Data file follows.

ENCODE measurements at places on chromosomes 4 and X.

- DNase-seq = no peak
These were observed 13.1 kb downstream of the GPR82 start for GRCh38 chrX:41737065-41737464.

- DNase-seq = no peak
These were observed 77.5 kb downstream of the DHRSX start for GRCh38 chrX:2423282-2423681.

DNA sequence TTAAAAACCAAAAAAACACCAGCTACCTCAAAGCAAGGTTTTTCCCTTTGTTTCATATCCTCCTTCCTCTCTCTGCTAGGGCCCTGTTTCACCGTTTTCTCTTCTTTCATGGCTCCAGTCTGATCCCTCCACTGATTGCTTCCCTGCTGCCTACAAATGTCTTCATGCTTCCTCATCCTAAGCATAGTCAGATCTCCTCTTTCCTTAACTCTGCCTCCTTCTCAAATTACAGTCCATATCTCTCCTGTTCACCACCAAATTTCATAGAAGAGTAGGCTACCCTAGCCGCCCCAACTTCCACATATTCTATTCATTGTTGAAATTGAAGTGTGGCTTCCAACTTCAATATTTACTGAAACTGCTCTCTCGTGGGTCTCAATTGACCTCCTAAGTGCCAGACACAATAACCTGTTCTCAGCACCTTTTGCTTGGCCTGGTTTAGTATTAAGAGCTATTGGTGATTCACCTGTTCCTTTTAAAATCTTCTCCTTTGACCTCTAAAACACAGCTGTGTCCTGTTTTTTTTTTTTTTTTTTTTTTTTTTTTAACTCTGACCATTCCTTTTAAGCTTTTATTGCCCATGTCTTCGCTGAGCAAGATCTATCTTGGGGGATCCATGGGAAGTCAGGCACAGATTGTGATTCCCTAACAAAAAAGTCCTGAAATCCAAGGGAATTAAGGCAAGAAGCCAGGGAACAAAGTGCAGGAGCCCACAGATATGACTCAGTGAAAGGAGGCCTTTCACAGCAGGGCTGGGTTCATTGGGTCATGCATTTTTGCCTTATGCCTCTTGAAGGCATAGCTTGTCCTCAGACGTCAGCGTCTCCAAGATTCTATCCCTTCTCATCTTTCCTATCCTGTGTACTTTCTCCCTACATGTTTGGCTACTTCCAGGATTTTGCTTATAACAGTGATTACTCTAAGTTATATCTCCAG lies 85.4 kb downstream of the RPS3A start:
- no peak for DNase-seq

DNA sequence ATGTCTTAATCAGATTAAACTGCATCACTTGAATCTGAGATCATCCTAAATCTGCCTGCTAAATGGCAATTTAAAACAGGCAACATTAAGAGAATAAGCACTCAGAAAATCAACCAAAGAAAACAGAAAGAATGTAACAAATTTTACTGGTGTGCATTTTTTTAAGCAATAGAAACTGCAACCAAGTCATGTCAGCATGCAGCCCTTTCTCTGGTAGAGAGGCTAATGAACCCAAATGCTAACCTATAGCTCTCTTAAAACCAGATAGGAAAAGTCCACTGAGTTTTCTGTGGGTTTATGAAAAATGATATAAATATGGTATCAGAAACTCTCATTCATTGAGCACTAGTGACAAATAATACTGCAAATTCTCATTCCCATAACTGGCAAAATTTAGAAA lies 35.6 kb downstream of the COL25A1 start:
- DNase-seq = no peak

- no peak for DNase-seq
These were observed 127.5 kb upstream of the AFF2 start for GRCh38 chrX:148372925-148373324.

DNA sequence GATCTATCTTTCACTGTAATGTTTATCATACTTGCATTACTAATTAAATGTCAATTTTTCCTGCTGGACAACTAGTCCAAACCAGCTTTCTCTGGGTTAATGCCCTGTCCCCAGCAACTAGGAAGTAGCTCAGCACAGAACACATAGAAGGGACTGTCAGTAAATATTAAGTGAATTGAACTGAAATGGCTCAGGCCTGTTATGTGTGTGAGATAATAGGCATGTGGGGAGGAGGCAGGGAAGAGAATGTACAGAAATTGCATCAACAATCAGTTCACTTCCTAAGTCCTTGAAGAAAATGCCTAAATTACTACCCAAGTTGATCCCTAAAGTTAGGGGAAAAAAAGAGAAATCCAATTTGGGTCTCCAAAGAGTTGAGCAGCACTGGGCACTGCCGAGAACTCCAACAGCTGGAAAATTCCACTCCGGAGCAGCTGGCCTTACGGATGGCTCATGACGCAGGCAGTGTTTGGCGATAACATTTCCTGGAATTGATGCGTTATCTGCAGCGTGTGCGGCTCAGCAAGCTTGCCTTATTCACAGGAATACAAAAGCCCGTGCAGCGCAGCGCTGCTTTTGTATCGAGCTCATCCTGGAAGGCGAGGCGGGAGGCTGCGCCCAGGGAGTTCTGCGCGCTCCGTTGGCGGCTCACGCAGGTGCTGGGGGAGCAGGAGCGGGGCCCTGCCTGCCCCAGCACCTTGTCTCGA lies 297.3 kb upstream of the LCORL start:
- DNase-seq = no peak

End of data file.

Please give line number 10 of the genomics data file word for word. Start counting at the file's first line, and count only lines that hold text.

- no peak for DNase-seq